After the candidate has completed all of these, and The Calvary Road, it is up to the adult male members of the church to discuss and determine if the candidate is ready to be a member. If the candidate is determined ready, they profess their faith, are baptized and then considered a member of the church. The reverend related that these same 18 Articles of Faith are the same that are used by the Mennonites.

Next we discussed how someone is ordained a minister within the Amish Church. The Reverend explained it is not like in the Catholic or Protestant ministries where they go off to a university or seminary to prepare for the ministry. In the Amish Church, when there is a need for another minister due to the death or relocation of one of the two existing ministers, the adult male members determine who shall be ordained into the office. They look at all the adult male members and determine whether or not they raised their children well to determine if they are able to lead a flock. Then, those who have not been disqualified are looked at to see how well they have handled their finances. If a member is not fiscally astute, they are disqualified from consideration. Out of the remaining adult male members, just like the disciples of Jesus did to replace Judas after he committed suicide, they cast lots just like was written in Acts 1:16-26:

16 Men and brethren, this scripture must needs have been fulfilled, which the Holy Ghost by the mouth of David spake before concerning Judas, which was guide to them that took Jesus.

17 For he was numbered with us, and had obtained part of this ministry.

18 Now this man purchased a field with the reward of iniquity; and falling headlong, he burst asunder in the midst, and all his bowels gushed out.

19 And it was known unto all the dwellers at Jerusalem; insomuch as that field is called in their proper tongue, Aceldama, that is to say, The field of blood.

20 For it is written in the book of Psalms, Let his habitation be desolate, and let no man dwell therein: and his bishoprick let another take.

21 Wherefore of these men which have companied with us all the time that the Lord Jesus went in and out among us,

22 Beginning from the baptism of John, unto that same day that he was taken up from us, must one be ordained to be a witness with us of his resurrection.

23 And they appointed two, Joseph called Barsabas, who was surnamed Justus, and Matthias.

24 And they prayed, and said, Thou, Lord, which knowest the hearts of all men, shew whether of these two thou hast chosen,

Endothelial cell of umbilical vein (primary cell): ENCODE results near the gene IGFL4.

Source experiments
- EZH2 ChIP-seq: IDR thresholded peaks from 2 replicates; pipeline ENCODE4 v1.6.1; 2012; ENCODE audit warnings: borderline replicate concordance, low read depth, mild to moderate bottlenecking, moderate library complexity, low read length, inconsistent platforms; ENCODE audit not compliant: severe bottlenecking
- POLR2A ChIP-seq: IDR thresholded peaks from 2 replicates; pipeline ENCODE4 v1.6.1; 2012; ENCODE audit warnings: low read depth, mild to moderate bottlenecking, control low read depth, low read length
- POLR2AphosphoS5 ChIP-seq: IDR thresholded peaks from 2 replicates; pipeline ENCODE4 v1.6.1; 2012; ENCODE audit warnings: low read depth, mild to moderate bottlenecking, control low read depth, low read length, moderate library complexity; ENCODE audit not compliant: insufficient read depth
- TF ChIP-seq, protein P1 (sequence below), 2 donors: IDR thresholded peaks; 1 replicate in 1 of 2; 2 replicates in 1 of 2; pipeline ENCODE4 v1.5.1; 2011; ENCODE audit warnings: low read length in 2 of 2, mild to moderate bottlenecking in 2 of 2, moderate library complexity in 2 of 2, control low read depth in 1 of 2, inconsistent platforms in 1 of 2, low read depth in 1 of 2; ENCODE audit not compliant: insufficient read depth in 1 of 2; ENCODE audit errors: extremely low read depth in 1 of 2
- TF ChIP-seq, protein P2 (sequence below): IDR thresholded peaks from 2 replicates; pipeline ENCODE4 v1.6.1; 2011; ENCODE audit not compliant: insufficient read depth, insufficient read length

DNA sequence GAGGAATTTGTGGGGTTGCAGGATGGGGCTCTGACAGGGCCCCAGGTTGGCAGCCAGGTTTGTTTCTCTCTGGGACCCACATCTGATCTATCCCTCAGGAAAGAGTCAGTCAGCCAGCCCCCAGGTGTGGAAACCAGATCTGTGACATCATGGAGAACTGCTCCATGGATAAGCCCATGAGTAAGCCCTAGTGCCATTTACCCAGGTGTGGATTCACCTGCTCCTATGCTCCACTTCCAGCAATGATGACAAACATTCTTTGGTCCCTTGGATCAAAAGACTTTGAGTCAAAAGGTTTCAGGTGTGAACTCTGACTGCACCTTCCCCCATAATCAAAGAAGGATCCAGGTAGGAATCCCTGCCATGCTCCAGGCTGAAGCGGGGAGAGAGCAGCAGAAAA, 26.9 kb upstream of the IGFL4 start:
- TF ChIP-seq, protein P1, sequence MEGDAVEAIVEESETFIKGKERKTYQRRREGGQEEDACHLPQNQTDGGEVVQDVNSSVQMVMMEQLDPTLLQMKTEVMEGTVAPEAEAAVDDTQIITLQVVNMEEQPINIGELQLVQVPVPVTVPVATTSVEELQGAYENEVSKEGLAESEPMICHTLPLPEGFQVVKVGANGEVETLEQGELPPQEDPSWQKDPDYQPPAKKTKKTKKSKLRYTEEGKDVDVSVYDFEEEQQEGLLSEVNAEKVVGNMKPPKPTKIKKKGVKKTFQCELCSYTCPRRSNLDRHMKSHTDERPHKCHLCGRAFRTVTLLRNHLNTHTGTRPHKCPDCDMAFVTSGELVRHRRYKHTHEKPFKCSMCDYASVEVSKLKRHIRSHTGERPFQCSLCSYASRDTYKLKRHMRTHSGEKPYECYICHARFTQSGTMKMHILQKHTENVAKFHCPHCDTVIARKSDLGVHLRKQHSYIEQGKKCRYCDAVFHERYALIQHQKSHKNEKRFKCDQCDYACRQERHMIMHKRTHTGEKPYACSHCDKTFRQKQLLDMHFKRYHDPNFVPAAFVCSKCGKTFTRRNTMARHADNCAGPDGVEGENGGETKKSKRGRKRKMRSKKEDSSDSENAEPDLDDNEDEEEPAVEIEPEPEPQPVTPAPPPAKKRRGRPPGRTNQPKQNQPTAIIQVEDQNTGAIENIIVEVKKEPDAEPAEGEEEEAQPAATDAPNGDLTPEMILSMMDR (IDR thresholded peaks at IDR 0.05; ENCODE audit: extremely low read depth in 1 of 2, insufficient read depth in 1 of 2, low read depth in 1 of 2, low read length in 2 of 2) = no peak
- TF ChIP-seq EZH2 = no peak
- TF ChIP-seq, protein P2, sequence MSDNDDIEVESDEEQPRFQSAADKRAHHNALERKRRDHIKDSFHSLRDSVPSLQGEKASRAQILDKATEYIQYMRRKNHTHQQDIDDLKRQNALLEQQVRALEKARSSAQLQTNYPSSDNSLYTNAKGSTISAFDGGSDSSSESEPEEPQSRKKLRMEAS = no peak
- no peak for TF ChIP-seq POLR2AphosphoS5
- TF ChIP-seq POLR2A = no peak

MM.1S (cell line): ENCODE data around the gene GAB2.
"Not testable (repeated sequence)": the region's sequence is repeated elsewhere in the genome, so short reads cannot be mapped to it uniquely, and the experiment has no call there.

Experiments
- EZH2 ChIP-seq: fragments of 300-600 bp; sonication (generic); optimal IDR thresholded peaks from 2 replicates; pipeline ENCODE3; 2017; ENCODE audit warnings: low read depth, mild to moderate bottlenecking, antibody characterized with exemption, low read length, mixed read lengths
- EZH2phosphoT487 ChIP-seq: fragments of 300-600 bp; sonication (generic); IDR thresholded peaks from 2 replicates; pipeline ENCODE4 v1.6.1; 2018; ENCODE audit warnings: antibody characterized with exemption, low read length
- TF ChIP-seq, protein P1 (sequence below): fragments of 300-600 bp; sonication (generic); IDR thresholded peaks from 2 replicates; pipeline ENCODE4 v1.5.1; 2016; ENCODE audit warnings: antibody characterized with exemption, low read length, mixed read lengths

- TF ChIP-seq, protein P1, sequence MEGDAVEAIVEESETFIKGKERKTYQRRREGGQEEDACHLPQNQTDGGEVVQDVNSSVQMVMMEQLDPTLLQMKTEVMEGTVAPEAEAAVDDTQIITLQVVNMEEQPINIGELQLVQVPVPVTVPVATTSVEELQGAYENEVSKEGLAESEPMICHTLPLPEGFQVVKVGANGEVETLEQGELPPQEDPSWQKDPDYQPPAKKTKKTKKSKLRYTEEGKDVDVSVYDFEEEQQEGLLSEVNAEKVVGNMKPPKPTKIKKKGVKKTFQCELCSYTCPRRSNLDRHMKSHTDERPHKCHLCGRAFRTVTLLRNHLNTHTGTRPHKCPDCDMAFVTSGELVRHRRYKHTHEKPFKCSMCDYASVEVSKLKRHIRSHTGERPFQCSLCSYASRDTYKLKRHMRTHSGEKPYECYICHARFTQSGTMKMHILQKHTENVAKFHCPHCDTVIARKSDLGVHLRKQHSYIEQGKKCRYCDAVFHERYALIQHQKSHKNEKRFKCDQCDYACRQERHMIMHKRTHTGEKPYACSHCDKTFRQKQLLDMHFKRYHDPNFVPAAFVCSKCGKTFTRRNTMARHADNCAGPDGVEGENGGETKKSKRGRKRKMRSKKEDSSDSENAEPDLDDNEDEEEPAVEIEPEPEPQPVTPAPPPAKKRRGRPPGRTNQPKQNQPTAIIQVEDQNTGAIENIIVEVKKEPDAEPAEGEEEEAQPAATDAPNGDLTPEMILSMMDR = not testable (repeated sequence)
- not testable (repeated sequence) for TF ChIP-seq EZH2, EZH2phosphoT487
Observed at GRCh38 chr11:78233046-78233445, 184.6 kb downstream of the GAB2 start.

25 That he may take part of this ministry and apostleship, from which Judas by transgression fell, that he might go to his own place.

26 And they gave forth their lots; and the lot fell upon Matthias; and he was numbered with the eleven apostles.”

On to the next subject, I asked a question about something I’ve often wondered. I said that I often see Amish people helping one another at different jobs. I asked if this was some type of barter system or if they paid each other for services. The reverend smiled and said that the Amish community is a tight knit community, a family. When one needs help, he calls on other members of the church to assist. The other members always help each other. He then showed me the framing in place in front of the store he is readying for open. He explained that next week the cement trucks will be arriving to pour the cement. On the day they pour, he will call on four neighbors and they will help with all the labor involved. Then, later down the road when one of them needs help, he will without reservation go help them. He said “This is what community is about.”

The reverend and I had been in this discussion for approximately one and half hours while his family was hard at work transplanting vegetables out in the fields. Feeling guilty about keeping him away from his familial duties, I thanked him for his time and information, and asked he forgive my interference with his duties.

The Reverend smiled and told me I would be welcome at any time and if I returned after his bulk goods store and bakery is open we can sit down and break bread together and discuss more if I like. He also suggested that if I like to read, I might want to consider two books. The first is entitled The Martyrs Mirror; and the second The Mystery of Christ in Revelations by Ted Bylar. The Martyrs Mirror is available for PDF download from the internet.

With that we parted ways and I headed back towards home.  As I drove, I reran the conversation over and over again.  I had taken notes, but wanted further contemplation.  I found myself thinking about a lot of their lifestyle that I could comfortably enjoy and other parts that I could not.  The one thing that I could not or would not disagree with though is how they live their life 24/7 for God.


About The Rural Iowegian

I am the Rural Iowegian of a published author and an award winning photographer. I use this space to speak my mind. God Bless.
This entry was posted in An Inconvenient God, Education, Nourishment For The Soul, Sociology, Writing. Bookmark the permalink.